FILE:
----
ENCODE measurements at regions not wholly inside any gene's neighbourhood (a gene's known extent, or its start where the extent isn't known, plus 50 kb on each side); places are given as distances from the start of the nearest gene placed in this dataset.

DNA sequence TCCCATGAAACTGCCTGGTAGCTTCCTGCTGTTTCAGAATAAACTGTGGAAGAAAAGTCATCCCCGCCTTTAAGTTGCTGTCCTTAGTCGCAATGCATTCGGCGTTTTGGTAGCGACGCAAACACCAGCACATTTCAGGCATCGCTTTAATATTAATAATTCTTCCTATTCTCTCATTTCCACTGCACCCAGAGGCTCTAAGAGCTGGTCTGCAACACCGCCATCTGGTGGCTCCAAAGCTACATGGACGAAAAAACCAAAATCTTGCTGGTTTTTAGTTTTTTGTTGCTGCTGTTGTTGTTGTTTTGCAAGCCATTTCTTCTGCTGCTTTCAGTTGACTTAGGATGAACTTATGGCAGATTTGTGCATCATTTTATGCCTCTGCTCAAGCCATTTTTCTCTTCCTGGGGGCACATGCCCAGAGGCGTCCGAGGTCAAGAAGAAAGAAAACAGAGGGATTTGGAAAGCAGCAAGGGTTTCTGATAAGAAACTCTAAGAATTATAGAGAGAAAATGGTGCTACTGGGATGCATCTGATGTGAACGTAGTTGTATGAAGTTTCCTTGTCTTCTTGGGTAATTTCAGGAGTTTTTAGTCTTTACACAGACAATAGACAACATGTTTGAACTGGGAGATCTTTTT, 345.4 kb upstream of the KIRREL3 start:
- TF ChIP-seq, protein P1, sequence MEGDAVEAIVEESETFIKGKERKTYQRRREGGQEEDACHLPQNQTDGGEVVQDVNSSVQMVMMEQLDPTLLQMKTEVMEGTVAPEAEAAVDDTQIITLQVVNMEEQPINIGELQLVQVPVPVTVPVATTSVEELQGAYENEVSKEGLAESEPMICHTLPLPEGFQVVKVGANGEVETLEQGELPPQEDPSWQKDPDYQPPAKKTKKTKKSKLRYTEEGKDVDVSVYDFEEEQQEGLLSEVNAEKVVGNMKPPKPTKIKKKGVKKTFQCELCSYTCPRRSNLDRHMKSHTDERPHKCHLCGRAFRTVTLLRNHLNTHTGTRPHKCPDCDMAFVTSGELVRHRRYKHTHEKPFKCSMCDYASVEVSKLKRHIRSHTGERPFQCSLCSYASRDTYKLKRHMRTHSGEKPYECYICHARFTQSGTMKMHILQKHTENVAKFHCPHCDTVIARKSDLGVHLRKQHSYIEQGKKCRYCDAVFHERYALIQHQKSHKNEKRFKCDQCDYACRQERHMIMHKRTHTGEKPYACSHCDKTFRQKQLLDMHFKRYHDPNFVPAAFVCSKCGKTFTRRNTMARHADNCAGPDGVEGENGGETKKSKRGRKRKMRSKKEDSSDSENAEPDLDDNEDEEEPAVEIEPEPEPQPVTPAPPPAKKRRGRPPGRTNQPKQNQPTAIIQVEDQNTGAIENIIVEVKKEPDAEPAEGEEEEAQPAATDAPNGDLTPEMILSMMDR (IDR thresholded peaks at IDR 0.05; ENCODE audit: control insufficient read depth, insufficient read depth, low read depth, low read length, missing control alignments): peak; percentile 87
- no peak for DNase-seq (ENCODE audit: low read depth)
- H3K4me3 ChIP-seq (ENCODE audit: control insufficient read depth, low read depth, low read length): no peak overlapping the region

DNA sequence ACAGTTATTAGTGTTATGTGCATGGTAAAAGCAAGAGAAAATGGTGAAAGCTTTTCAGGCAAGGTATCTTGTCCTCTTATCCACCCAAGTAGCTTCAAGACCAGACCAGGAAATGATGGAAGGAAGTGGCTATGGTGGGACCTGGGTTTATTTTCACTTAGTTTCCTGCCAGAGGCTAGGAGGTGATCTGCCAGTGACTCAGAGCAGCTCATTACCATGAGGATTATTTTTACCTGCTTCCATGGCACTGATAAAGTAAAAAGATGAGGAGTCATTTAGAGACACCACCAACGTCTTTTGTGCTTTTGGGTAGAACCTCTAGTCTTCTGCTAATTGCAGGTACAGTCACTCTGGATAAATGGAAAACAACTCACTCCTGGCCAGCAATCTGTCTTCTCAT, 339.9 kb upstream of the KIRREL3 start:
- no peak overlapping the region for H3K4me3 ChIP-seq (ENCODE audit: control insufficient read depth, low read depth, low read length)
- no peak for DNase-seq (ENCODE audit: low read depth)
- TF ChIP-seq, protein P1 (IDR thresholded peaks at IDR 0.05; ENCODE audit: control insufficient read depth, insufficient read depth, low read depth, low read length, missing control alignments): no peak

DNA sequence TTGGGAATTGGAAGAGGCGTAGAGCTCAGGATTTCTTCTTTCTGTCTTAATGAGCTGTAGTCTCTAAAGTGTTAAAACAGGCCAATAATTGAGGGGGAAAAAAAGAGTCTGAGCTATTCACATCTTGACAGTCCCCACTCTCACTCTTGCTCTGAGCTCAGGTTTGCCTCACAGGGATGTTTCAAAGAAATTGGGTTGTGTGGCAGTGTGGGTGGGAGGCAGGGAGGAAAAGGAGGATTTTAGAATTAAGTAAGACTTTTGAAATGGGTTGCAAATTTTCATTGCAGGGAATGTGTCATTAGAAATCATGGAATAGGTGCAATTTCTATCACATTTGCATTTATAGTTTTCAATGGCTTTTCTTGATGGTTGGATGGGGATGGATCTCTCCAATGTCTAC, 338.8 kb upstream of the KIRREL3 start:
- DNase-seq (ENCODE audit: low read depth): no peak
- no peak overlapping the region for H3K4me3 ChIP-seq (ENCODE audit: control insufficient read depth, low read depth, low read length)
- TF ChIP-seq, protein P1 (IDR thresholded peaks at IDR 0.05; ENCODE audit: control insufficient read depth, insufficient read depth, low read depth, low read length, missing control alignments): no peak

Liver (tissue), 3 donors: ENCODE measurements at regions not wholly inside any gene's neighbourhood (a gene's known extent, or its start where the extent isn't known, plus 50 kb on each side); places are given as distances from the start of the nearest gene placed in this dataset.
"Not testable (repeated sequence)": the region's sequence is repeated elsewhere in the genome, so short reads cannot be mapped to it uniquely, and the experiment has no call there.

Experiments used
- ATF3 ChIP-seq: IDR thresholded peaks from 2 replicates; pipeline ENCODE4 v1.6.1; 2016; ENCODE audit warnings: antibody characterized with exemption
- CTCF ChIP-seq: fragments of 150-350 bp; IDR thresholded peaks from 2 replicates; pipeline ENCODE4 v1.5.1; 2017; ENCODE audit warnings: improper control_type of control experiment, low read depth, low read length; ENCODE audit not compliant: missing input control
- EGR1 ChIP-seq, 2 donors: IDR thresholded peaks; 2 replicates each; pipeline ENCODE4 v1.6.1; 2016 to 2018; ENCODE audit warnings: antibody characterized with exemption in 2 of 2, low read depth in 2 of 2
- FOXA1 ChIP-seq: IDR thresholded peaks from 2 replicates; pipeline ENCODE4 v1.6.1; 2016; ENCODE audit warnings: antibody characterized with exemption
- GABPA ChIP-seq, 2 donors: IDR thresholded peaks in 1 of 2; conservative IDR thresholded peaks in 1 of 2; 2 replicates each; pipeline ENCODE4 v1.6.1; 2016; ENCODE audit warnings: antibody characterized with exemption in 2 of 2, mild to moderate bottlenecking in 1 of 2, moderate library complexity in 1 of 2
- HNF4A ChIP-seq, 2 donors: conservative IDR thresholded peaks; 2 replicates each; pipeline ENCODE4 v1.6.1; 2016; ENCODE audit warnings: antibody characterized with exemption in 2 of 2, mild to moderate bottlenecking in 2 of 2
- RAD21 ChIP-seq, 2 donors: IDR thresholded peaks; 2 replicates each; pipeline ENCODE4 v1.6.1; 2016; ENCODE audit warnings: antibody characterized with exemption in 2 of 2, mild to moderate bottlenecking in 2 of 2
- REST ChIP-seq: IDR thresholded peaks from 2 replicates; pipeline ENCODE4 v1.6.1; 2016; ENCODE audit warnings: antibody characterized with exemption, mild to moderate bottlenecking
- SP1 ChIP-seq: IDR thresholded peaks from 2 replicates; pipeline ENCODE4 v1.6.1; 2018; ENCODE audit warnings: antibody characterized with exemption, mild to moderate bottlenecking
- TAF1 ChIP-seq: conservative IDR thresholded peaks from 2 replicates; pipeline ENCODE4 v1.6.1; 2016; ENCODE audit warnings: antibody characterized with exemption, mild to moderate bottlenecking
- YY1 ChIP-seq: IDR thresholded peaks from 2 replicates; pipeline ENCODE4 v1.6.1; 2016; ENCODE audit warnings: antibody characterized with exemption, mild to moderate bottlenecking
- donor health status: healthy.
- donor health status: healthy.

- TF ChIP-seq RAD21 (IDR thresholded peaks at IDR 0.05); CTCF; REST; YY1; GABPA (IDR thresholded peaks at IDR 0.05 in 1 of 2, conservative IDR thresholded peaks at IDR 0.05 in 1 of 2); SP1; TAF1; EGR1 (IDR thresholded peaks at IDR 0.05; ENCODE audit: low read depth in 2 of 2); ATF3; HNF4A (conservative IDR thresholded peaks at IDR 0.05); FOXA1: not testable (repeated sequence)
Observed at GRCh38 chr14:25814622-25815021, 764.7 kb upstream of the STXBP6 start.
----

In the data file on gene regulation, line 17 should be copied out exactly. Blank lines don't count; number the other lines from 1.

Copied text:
- ATF3 ChIP-seq: IDR thresholded peaks from 2 replicates; pipeline ENCODE4 v1.6.1; 2016; ENCODE audit warnings: antibody characterized with exemption